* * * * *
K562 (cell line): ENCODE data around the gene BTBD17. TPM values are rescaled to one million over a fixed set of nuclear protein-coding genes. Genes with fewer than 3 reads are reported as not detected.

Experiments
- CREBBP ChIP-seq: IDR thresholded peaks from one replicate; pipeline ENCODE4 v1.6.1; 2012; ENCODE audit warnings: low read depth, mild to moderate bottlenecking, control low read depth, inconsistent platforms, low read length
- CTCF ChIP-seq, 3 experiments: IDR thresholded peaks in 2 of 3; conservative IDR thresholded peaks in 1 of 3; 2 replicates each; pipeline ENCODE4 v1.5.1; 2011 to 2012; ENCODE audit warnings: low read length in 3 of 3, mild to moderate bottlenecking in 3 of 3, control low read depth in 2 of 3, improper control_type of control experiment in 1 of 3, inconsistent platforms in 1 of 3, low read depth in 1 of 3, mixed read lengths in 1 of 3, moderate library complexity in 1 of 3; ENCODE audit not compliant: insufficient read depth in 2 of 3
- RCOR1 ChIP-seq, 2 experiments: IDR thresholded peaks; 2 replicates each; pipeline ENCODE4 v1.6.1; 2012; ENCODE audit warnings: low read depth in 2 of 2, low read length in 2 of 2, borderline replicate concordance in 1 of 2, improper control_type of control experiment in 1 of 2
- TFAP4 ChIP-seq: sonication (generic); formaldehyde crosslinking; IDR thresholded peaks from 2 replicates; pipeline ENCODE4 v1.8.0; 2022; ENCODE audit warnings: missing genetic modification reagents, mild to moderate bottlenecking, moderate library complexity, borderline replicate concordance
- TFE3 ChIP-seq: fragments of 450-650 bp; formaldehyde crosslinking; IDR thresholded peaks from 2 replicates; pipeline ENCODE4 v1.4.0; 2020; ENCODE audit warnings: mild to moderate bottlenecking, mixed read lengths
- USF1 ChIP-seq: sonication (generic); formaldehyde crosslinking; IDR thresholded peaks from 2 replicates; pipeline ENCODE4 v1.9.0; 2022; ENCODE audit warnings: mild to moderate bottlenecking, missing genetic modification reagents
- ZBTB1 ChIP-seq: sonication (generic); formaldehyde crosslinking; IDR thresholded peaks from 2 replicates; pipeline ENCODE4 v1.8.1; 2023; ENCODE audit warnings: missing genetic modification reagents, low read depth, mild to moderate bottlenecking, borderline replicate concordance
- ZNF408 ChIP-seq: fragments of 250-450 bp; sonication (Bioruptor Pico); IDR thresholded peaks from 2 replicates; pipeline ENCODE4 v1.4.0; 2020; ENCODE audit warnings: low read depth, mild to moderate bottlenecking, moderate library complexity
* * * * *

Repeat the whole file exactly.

K562 (cell line): ENCODE data around the gene BTBD17. TPM values are rescaled to one million over a fixed set of nuclear protein-coding genes. Genes with fewer than 3 reads are reported as not detected.

Experiments
- CREBBP ChIP-seq: IDR thresholded peaks from one replicate; pipeline ENCODE4 v1.6.1; 2012; ENCODE audit warnings: low read depth, mild to moderate bottlenecking, control low read depth, inconsistent platforms, low read length
- CTCF ChIP-seq, 3 experiments: IDR thresholded peaks in 2 of 3; conservative IDR thresholded peaks in 1 of 3; 2 replicates each; pipeline ENCODE4 v1.5.1; 2011 to 2012; ENCODE audit warnings: low read length in 3 of 3, mild to moderate bottlenecking in 3 of 3, control low read depth in 2 of 3, improper control_type of control experiment in 1 of 3, inconsistent platforms in 1 of 3, low read depth in 1 of 3, mixed read lengths in 1 of 3, moderate library complexity in 1 of 3; ENCODE audit not compliant: insufficient read depth in 2 of 3
- RCOR1 ChIP-seq, 2 experiments: IDR thresholded peaks; 2 replicates each; pipeline ENCODE4 v1.6.1; 2012; ENCODE audit warnings: low read depth in 2 of 2, low read length in 2 of 2, borderline replicate concordance in 1 of 2, improper control_type of control experiment in 1 of 2
- TFAP4 ChIP-seq: sonication (generic); formaldehyde crosslinking; IDR thresholded peaks from 2 replicates; pipeline ENCODE4 v1.8.0; 2022; ENCODE audit warnings: missing genetic modification reagents, mild to moderate bottlenecking, moderate library complexity, borderline replicate concordance
- TFE3 ChIP-seq: fragments of 450-650 bp; formaldehyde crosslinking; IDR thresholded peaks from 2 replicates; pipeline ENCODE4 v1.4.0; 2020; ENCODE audit warnings: mild to moderate bottlenecking, mixed read lengths
- USF1 ChIP-seq: sonication (generic); formaldehyde crosslinking; IDR thresholded peaks from 2 replicates; pipeline ENCODE4 v1.9.0; 2022; ENCODE audit warnings: mild to moderate bottlenecking, missing genetic modification reagents
- ZBTB1 ChIP-seq: sonication (generic); formaldehyde crosslinking; IDR thresholded peaks from 2 replicates; pipeline ENCODE4 v1.8.1; 2023; ENCODE audit warnings: missing genetic modification reagents, low read depth, mild to moderate bottlenecking, borderline replicate concordance
- ZNF408 ChIP-seq: fragments of 250-450 bp; sonication (Bioruptor Pico); IDR thresholded peaks from 2 replicates; pipeline ENCODE4 v1.4.0; 2020; ENCODE audit warnings: low read depth, mild to moderate bottlenecking, moderate library complexity